An Exploration of Those Who Compulsively Hope

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Words by Rachel Heffington

To sign up for hope is to sign up for heartbreak over and over again, yet to believe good is coming. Are the optimists and idealists stronger than supposed? There are those who compulsively hope. I stand among them. We, the sect whose capacity for pain and disappointment has grown deeply and quietly, slipping by unnoticed by others; a subterranean stream which pins reality to the floor and lets belief ripple over its face. Compulsive hope-ers who dare good things to come, dare people to explore potential, dare something wonderful to happen today, not tomorrow.

We are the incorrigible ones, ashamed, at times, of our capacity for joy and light. We try to muffle it, to hide it. It is not polite to hope. We don’t want to court aggravation. Our glow is an embarrassment. Against the pain and despair in the world, a smile becomes audacity. Laughter seems punishable. Hope, an idiot’s defense. So we who hope are assumed flimsy, weak, lacking empathy and understanding. We are considered too quick to forgive, too delicate to know, too happy to see. They think that we hope because we are senseless and that our joy is born of ignorance, not comprehension. So we bite our tongues and bide our time. Do they mistake our peace for passivity? And I wonder, when they muzzle our optimism and chain our ideals, when they will realize our courage.

Do they understand that it takes courage to hope? When all evidence runs to the contrary, believing that things could and will go right is ridiculous. Some people live their whole lives refusing to think that something marvelous could happen, or that they will succeed. And they are never disappointed, the ones who hope for hopelessness. Though it would be more respectable, less tumultuous, we dreamers cannot breathe underwater. We must have air. Our lungs were not built for the low-country so we mount high, fully knowing how far we will fall when the outcome fails to reach our altitude. It is a daily plummet, a battering against the sharp peaks of reality, yet we climb again. We love the light and we choose it, knowing full well that the ideal is seldom made manifest. We aren’t self-medicating with fairytales. We know what will be. We are only waiting for it to happen.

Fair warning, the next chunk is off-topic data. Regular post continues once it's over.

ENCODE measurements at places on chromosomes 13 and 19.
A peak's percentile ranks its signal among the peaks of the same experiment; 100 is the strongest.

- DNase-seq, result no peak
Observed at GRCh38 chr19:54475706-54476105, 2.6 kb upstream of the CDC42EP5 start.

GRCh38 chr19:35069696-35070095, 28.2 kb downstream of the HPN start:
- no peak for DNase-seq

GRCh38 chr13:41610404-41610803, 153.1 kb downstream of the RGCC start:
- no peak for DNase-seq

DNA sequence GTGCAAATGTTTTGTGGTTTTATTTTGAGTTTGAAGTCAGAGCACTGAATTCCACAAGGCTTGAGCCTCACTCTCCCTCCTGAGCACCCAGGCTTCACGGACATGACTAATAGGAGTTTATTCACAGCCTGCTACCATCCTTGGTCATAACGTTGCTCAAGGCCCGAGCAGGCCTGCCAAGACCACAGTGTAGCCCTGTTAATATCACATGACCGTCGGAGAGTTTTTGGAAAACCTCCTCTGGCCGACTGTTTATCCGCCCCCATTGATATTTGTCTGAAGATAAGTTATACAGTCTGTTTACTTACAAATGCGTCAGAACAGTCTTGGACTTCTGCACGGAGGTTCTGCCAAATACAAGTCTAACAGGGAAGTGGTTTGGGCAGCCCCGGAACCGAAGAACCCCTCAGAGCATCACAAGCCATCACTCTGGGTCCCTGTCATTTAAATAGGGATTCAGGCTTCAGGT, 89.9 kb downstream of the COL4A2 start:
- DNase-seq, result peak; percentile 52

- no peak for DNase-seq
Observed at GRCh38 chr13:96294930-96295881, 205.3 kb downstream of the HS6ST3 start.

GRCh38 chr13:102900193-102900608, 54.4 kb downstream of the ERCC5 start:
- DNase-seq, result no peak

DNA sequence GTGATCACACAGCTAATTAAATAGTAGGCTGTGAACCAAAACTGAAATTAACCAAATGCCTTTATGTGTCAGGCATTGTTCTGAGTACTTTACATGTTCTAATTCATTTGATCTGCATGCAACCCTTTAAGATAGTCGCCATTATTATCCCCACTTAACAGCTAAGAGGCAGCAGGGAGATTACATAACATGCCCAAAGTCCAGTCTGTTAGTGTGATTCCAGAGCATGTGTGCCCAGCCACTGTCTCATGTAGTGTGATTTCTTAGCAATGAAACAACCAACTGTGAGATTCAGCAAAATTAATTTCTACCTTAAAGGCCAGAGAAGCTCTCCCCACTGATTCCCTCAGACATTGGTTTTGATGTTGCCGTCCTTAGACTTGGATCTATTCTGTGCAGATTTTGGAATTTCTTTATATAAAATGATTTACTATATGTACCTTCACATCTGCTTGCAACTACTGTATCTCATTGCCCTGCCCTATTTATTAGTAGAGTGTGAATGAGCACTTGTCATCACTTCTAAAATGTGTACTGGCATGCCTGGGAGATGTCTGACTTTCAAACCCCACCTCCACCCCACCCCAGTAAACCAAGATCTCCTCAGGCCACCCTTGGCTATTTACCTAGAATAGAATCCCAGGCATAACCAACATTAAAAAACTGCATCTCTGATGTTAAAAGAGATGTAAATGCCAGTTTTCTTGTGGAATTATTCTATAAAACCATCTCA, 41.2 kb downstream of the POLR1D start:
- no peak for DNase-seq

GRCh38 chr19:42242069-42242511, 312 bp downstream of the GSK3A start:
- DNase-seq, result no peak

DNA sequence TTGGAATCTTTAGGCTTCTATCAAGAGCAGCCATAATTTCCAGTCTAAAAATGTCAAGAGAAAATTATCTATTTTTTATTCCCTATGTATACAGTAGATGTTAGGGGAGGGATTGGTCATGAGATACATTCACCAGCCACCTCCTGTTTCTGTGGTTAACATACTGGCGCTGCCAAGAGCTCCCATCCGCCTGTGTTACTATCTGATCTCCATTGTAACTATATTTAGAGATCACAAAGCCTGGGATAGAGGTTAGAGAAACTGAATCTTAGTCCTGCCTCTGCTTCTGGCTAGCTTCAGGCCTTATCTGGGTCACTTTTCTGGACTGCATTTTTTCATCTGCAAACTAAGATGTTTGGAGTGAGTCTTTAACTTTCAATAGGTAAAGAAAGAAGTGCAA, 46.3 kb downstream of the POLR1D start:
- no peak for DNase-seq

Do they know that it takes valor to dismiss cynicism? Although it is in our natures and therefore easier for us to hope than some, we are appalled at the cravenness of the world. It is not that we do not know darkness. The blackness sifts through our hearts and souls and we hate its smell, like battle-horses shying from cannon. Not only do we see what is, but we see what could have been, and the dissonance burns our hearts like coals. Do not try to brand us with submissive defeat. We are wounded but we find pessimism no balm. When we quickly forgive, we do not pretend there are no wounds. But we make ourselves open to healing. Even if that willingness to mend seems too ready to some among the realists.

Do they realize that it takes bravery to be invite criticism? We understand that our bent toward the positive is not universal. We understand that our optimism seems gauche and that we will be called insensitive. When we are awkwardly silent in the face of distress, it is not for lack of empathy. We want to help but the way we help is to hope. And you can’t hope for someone else. Hope is a thing that must grow of its own volition. If hope and speaking of hope is banned from a situation, we are wordless. To speak would be to frustrate, and having seen the weight of your pain already, we do not want to add to it. With our wings clipped, we lose our gracefulness. We feel helpless; we want desperately to help.

Do they realize it takes grit to endure? Hope is beautiful, light-filled, joyous and wonderful. And it is exhausting. The act of believing, though it is built into our souls, can also drain us. Since our days undulate with hope and disappointment, we are never fully at rest. The smallest things have the most significance, or could. When we are tired, we lose the ability to shut off the portions of our hearts and minds that want to track and delight in every movement of every piece of every opportunity. The rising and falling can be nauseous. Half sick, we still hope. We are extravagant with it, even to the point of wasting hope on things that truly do not matter. Or do they? Sometimes the idea that we could sit and believe nothing pulls us with nearly magnetic appeal. But it is not for us. So we hope on and brace ourselves for the next tumble.

Oh dreamers, oh despairing ones. There is a necessary place in creation for us all: the realists, the pessimists, the optimists, the idealists. Let us make a new definition for those who compulsively hope: strength, not weakness; intrepidity, not ignorance; valor, not vanity. We are the light-lovers, the wayfarers. We are the ones who draw warmth to their moon-cold world.


Together we bring dimension and diversity to the human race. Please don’t shut out the bright ones. We belong here, too.


Rachel Heffington is a freelance writer and recipe developer living and working in Southeastern Virginia. Though she always hovers on the edge of Too Many Interests, the place where you most often find her at play is in the kitchen, conducting delicious experiments for her food blog, Lipstick & Gelato. When not working, she is most likely hosting a dinner party or tracking down the best ice cream in town with a good playlist and a pod of friends.

Hope | Exploration | Optimism | Optimistic


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